Spring 2007.1 Boxed Version Available - Mandriva

This is a discussion on Spring 2007.1 Boxed Version Available - Mandriva ; Bit Twister wrote: > One machine is the server and one is the client. Ok. gw is the server. > On the server machine you export the directories to be mounted/read by > the client. To keep it simple: [root@gw ...

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Thread: Spring 2007.1 Boxed Version Available

  1. Re: Spring 2007.1 Boxed Version Available

    Bit Twister wrote:
    > One machine is the server and one is the client.


    Ok. gw is the server.

    > On the server machine you export the directories to be mounted/read by
    > the client.


    To keep it simple:

    [root@gw etc]# cat exports
    / gw(rw)
    /etc gw(rw)
    /home gw(rw)
    /var gw(rw)
    /mnt/windows gw(rw)

    On jb, /xr /xhome /xvar /xwindows created.

    > I have a script to mount fw:/* directories on wb:/x* mount points.
    >
    >
    > _options="rsize=8192,wsize=8192,timeo=14,intr"
    > _dir=(/ /site /accounts /local)
    > _mpoint=(/xr /xsite /xaccounts /xlocal) /* altered to names above */
    >
    > # services which should be running on both systems
    >
    > service nfslock start
    > service nfs start
    > service netfs start
    > service portmap start


    All that is running on both.
    >
    > i=0
    > while [ $i -lt ${#_mpoint[@]} ] ; do
    > mount -t nfs -o $_options $_node:${_dir[$i]} ${_mpoint[$i]}
    > i=$(( $i + 1 ))
    > done


    This did not work. What is $_node ?
    I do not see that in your script.

    Cheers!

    jim b.

    --
    Unix is not user-unfriendly; it merely
    expects users to be computer-friendly.

  2. Re: Spring 2007.1 Boxed Version Available

    James D. Beard wrote:
    > Bit Twister wrote:
    >> One machine is the server and one is the client.

    >
    > Ok. gw is the server.
    >
    >> On the server machine you export the directories to be mounted/read by
    >> the client.

    >
    > To keep it simple:
    >
    > [root@gw etc]# cat exports
    > / gw(rw)
    > /etc gw(rw)
    > /home gw(rw)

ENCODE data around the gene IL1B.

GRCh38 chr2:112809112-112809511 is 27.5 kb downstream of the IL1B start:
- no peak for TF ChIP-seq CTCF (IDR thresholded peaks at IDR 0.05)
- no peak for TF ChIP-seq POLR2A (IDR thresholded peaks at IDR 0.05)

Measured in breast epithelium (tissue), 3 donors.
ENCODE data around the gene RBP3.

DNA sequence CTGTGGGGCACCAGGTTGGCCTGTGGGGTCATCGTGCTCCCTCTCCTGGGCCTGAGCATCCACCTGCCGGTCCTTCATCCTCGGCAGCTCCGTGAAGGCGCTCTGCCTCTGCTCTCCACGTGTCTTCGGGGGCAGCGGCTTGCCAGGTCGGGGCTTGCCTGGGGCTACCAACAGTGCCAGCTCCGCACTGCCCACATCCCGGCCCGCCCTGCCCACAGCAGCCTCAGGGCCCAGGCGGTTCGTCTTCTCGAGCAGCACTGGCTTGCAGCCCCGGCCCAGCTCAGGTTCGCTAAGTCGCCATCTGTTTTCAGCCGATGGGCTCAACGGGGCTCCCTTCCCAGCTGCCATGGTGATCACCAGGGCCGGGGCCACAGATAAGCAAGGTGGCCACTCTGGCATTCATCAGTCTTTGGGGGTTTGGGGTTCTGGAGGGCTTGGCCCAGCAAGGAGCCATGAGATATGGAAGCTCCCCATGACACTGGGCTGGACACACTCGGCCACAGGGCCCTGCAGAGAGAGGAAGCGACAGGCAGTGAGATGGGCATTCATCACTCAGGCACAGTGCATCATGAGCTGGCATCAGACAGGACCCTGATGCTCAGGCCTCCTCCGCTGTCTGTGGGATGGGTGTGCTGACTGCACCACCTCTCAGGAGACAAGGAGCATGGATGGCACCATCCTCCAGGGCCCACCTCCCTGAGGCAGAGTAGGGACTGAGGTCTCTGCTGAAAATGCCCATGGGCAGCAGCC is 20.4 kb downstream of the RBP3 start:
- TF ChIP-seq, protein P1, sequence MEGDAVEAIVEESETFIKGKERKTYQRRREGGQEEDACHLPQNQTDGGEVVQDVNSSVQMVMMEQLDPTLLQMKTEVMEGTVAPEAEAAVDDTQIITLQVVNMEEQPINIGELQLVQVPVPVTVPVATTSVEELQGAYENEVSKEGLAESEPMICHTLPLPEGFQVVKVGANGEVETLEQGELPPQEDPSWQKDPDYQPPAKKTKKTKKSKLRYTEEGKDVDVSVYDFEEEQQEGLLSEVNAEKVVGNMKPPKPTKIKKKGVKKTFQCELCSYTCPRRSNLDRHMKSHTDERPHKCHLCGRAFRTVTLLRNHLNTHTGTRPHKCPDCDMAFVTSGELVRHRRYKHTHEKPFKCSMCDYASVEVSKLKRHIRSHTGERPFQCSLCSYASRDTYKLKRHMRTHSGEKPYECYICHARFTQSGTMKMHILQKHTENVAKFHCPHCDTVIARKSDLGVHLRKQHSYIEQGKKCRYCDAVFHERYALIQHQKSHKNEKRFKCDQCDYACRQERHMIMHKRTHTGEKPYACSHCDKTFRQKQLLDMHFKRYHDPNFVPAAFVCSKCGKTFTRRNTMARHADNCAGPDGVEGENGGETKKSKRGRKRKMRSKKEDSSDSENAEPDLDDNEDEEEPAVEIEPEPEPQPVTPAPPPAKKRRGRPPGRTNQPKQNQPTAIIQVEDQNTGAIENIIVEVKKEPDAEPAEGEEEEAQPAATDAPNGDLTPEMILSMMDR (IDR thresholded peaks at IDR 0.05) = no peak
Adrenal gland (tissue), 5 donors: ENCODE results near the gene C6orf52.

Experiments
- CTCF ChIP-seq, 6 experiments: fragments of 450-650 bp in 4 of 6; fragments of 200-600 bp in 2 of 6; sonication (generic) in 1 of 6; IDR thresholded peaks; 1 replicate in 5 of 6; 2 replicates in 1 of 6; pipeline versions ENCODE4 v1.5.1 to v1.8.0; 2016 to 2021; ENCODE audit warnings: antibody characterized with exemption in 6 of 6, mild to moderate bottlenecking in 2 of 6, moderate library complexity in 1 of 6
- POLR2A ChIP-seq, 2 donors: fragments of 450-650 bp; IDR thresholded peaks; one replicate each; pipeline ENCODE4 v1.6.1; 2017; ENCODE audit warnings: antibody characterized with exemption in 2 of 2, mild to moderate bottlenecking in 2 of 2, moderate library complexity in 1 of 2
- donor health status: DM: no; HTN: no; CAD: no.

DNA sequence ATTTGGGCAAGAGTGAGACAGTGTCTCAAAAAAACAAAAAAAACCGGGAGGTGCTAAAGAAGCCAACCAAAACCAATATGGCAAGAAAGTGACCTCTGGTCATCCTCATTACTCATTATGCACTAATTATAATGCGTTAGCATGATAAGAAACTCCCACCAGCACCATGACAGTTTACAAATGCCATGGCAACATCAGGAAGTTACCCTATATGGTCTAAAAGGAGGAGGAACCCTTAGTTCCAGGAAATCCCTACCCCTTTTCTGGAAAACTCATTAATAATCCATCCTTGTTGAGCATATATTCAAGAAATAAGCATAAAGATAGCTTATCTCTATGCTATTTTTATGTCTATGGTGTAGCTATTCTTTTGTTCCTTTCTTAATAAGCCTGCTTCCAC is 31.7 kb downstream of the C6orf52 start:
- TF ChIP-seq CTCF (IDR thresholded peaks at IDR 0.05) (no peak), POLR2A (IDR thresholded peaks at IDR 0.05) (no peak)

> /var gw(rw)
    > /mnt/windows gw(rw)
    >
    > On jb, /xr /xhome /xvar /xwindows created.
    >
    >> I have a script to mount fw:/* directories on wb:/x* mount points.
    >>
    >>
    >> _options="rsize=8192,wsize=8192,timeo=14,intr"
    >> _dir=(/ /site /accounts /local)
    >> _mpoint=(/xr /xsite /xaccounts /xlocal) /* altered to names above */
    >>
    >> # services which should be running on both systems
    >>
    >> service nfslock start
    >> service nfs start
    >> service netfs start
    >> service portmap start

    >
    > All that is running on both.
    >>
    >> i=0
    >> while [ $i -lt ${#_mpoint[@]} ] ; do
    >> mount -t nfs -o $_options $_node:${_dir[$i]} ${_mpoint[$i]}
    >> i=$(( $i + 1 ))
    >> done

    >
    > This did not work. What is $_node ?
    > I do not see that in your script.
    >
    > Cheers!
    >
    > jim b.
    >

    Yippee!

    I put gw in the exports file on gw, when it should have be jb.
    _node has to be gw or the ip address. I have not made the
    script run yet, but mounted a directory with
    mount -t nfs gw:/home /xhome

    I tried doing a
    cp -pR /xhome/tree
    and some of the stuff copied over, but some was permission
    denied. I will deal with this later. Any advice appreciated
    but I will not look at it tonight.

    Cheers!

    jim b.

    --
    Unix is not user-unfriendly; it merely
    expects users to be computer-friendly.

  3. Re: Spring 2007.1 Boxed Version Available

    On Wed, 16 May 2007 01:03:19 GMT, James D. Beard wrote:
    >
    > This did not work. What is $_node ?
    > I do not see that in your script.


    Sorry, those instructions were a chop from several scripts.

    I have differnet nodes/pcs, _node would be whichever pc I would be hauling
    files down for backup.